What I really love about this place is you get to pour your own drinks from the bar. The bottle labels and taps are in Japanese so you just have to hope for the best. All I know is after a couple of pints of my concoction of plum wine and sake everything was starting to look the same anyway. It is kind of hidden away and even Google Maps can’t really figure it out so let me assist. You want to head to the big McDonalds and to the left, there is a lift/staircase – head to floor five.
If you head to the infamous Golden Gai, in Shinjuku, Tokyo look for bars that don’t charge an entrance fee. Golden Gai is packed with themed bars that seat anywhere from 6-30 people. These tiny pubs and bars are a great place to meet locals but get down early if you want to get a seat. Around 10/11 they start getting pretty cosy. Even on weeknights. My favourite of the bars is Not Suspicious… you’ll have to keep your eyes out for a blog post on that later. All drinks inside are $7.50 which is super cheap for bars in that area.
It’s also legal to drink on the streets and you can get drinks from the convenience store like Strong Zero which is a 9% pint can of (I think?!) vodka and lemonade for ONE DOLLAR TWENTY FIVE. I take no responsibility for your hangover.
I do think it’s possible to be a cheapskate with attractions in Japan considering a lot of shrines and temples have no entry costs. Other points of interest such as Osaka Castle you can enter the grounds and view the castle for free without doing the paid option (entering).
I’m also someone who loves to soak up culture just by walking around and staring at things. If this is you too, there is A LOT to stare at, especially all the cool different neighbourhoods in Tokyo.
Another cool experience that’s pretty cheap are Onsens, which are traditional Japanese natural hot springs that are enjoyed naked. In Osaka you can find some of these for $7.5o, I went to one that was a bit more commercialised but was still a really cool experience nonetheless. The one I went to was called Spa World, which cost $15 for TWELVE HOURS. It was a huuuuge complex with separate floors for men and women then on each floor, there were a variety of Asia/Europe themed heated pools, saunas, steam rooms and a mud room too.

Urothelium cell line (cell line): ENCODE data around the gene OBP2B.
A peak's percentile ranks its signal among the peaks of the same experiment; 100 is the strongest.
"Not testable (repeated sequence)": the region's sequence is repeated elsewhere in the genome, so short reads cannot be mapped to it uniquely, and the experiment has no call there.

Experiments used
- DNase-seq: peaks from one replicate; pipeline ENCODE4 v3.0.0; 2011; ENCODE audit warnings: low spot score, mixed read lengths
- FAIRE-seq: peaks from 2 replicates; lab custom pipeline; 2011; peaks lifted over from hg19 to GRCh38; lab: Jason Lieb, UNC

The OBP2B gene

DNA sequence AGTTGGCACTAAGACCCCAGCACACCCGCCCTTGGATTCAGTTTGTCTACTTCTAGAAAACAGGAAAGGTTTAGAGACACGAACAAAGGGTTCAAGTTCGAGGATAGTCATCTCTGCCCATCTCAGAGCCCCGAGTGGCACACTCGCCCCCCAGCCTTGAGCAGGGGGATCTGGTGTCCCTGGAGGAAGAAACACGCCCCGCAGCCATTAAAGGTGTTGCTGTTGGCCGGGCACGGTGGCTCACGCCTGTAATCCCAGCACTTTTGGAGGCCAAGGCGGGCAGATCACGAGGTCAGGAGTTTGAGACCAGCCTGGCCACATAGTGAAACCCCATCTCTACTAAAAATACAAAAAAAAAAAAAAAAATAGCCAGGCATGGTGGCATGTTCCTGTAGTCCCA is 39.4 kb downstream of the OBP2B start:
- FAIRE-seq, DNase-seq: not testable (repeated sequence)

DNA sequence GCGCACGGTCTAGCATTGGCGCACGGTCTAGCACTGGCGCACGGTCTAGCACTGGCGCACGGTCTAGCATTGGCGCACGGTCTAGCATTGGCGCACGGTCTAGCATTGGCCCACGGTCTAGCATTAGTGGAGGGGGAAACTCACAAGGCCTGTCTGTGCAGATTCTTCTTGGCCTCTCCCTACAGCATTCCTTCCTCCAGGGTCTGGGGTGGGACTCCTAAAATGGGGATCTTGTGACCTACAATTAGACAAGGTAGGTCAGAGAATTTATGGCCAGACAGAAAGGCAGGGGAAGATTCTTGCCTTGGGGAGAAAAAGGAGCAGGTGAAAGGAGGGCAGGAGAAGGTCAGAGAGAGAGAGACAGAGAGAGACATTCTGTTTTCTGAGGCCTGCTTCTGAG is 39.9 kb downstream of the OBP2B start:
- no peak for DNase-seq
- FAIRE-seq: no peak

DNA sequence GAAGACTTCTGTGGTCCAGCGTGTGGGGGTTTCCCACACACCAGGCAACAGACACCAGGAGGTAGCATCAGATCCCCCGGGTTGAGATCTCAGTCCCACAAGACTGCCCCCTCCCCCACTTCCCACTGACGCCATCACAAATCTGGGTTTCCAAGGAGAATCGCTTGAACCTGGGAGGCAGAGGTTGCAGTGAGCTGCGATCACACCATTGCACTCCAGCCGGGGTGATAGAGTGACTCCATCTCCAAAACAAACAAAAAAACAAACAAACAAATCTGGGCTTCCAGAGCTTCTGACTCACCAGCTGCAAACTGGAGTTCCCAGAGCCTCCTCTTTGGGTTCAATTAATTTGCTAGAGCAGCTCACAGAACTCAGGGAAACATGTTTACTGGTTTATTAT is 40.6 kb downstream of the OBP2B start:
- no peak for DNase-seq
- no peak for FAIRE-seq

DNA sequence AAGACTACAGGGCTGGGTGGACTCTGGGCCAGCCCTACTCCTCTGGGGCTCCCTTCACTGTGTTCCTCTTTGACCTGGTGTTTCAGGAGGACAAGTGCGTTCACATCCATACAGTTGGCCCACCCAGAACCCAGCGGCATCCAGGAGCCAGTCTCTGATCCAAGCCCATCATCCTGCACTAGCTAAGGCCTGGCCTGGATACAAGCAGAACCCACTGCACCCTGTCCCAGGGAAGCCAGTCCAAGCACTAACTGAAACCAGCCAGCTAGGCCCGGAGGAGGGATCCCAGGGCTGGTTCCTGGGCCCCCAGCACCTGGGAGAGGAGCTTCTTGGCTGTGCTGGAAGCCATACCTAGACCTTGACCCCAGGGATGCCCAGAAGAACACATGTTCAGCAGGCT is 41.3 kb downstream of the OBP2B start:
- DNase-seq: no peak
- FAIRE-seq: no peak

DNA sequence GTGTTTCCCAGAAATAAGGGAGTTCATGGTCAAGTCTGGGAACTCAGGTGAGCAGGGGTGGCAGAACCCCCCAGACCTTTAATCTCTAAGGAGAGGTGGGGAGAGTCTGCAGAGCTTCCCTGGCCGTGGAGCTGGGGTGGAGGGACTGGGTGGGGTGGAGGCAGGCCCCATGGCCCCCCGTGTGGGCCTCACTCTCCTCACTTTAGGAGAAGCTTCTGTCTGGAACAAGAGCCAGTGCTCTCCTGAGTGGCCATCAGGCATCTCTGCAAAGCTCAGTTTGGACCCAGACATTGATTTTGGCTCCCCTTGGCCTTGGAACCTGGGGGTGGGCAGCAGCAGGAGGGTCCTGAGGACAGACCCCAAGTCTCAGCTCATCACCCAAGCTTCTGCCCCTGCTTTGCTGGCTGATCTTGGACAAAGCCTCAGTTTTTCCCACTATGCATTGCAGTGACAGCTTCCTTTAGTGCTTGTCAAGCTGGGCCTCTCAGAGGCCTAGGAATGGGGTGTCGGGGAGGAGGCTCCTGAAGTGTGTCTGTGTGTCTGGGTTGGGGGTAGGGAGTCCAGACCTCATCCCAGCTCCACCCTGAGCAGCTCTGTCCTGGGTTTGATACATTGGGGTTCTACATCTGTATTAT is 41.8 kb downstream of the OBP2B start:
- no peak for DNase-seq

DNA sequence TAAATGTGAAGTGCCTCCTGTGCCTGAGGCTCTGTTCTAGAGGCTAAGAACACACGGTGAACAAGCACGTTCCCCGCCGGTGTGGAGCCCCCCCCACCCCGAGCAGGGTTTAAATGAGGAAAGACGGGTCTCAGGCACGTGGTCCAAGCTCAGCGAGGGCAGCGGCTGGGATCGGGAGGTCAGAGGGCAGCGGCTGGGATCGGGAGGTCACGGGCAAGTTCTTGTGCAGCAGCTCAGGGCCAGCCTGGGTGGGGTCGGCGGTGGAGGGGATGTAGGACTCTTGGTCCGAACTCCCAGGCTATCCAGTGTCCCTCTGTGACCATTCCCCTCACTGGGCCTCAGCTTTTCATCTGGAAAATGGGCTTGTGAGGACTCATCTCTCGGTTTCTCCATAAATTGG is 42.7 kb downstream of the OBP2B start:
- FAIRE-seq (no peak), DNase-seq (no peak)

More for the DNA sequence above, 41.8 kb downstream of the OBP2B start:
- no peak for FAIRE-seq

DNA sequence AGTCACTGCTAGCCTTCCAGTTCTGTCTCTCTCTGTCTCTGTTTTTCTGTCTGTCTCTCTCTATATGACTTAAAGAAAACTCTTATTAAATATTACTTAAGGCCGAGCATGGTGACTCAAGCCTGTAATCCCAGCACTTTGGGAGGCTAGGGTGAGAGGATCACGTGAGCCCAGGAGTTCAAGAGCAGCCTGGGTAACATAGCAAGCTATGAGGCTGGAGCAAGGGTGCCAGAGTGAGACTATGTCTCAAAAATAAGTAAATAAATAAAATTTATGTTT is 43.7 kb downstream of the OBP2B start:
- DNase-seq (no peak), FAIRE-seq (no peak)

On the third floor, there’s a swimming pool you can use (clothed) for both men and women, a gym and a lounge area where you can actually choose to sleep as long as you don’t run over your 12 hours. Don’t worry about getting hungry they also have services you can pay for like food, drinks and spa treatments.
I don’t have any photos from there cause, well, naked people. So you’ll just have to take my word for it that it was a really relaxing and enjoyable experience.
Now, let me talk to you about transport which is possibly my biggest annoyance on the trip. I did my reading online and concluding I simply could not go to Japan without a rail pass. You can preorder them online before you go. Then all you have to do when you get there is swap it for your actual ticket. Surprisingly the whole process was very simple.
What I didn’t know was that the Japan Rail Pass does not cover trains on the underground. Based on where I was staying the underground actually ended up being my main mode of transport. So, when I calculated at the end despite using my pass to travel from Tokyo to Kyoto, Kyoto to Fushimi Inari and back, Kyoto to Osaka and Osaka to Kansai Airport I still lost well over a hundred dollars on buying the pass.
My advice to you is to calculate whether you really need one because they’re not cheap at $330. If you’re going to be cycling, walking or spending a lot of the time on the tube it might not be worth it.
How to travel Japan on a budget – final costs
All in while I was in Japan not including my rail pass, pocket wifi or flights (I prepaid all of these) I spent AU$1500/US$1060/GBP £817 in 8 days.
- Eating out for every meal except breakfast
- Two dinners that were priced $100+
- Catching the tube
- The cost of hostels
- My obsession with Smirnoff Ice Wild Grape
- Some attractions (Borderless museum, Kawaii Monster Cafe)
- Two events (a comedy show and a magic show)
- The cost of losing my bike lock (oops) and my locker key at Spa World (also oops)
It can absolutely be done for less, especially if you’re not travelling alone like I was as you can share costs.
If you’ve been wondering how to travel Japan on a budget I hope this post has shed some light for you. If there are any burning questions you still have just pop them in the comments.
What about you guys? Have you ever been to Japan before? Would you like to go?
Let me know in the comments!